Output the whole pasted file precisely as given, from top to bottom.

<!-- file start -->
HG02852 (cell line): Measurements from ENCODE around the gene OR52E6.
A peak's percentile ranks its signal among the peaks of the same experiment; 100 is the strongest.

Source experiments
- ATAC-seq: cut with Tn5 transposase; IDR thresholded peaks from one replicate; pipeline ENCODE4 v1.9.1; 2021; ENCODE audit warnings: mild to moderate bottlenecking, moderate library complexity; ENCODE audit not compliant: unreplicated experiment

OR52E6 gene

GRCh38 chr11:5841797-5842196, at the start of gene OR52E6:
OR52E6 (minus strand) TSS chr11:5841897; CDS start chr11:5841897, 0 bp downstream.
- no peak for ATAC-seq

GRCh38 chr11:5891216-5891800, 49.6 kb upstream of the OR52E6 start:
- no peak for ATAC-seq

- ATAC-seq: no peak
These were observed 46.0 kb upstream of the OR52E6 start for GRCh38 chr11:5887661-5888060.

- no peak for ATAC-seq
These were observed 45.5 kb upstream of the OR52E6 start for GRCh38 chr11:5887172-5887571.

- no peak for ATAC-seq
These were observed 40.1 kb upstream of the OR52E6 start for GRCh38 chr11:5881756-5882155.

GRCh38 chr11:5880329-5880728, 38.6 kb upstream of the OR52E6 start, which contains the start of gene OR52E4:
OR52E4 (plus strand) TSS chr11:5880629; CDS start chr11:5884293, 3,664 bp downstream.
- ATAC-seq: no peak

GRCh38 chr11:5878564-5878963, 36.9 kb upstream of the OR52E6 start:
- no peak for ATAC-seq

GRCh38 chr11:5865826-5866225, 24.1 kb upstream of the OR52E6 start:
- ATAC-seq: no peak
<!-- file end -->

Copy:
HG02852 (cell line): Measurements from ENCODE around the gene OR52E6.
A peak's percentile ranks its signal among the peaks of the same experiment; 100 is the strongest.

Source experiments
- ATAC-seq: cut with Tn5 transposase; IDR thresholded peaks from one replicate; pipeline ENCODE4 v1.9.1; 2021; ENCODE audit warnings: mild to moderate bottlenecking, moderate library complexity; ENCODE audit not compliant: unreplicated experiment

OR52E6 gene

GRCh38 chr11:5841797-5842196, at the start of gene OR52E6:
OR52E6 (minus strand) TSS chr11:5841897; CDS start chr11:5841897, 0 bp downstream.
- no peak for ATAC-seq

GRCh38 chr11:5891216-5891800, 49.6 kb upstream of the OR52E6 start:
- no peak for ATAC-seq

- ATAC-seq: no peak
These were observed 46.0 kb upstream of the OR52E6 start for GRCh38 chr11:5887661-5888060.

- no peak for ATAC-seq
These were observed 45.5 kb upstream of the OR52E6 start for GRCh38 chr11:5887172-5887571.

- no peak for ATAC-seq
These were observed 40.1 kb upstream of the OR52E6 start for GRCh38 chr11:5881756-5882155.

GRCh38 chr11:5880329-5880728, 38.6 kb upstream of the OR52E6 start, which contains the start of gene OR52E4:
OR52E4 (plus strand) TSS chr11:5880629; CDS start chr11:5884293, 3,664 bp downstream.
- ATAC-seq: no peak

GRCh38 chr11:5878564-5878963, 36.9 kb upstream of the OR52E6 start:
- no peak for ATAC-seq

GRCh38 chr11:5865826-5866225, 24.1 kb upstream of the OR52E6 start:
- ATAC-seq: no peak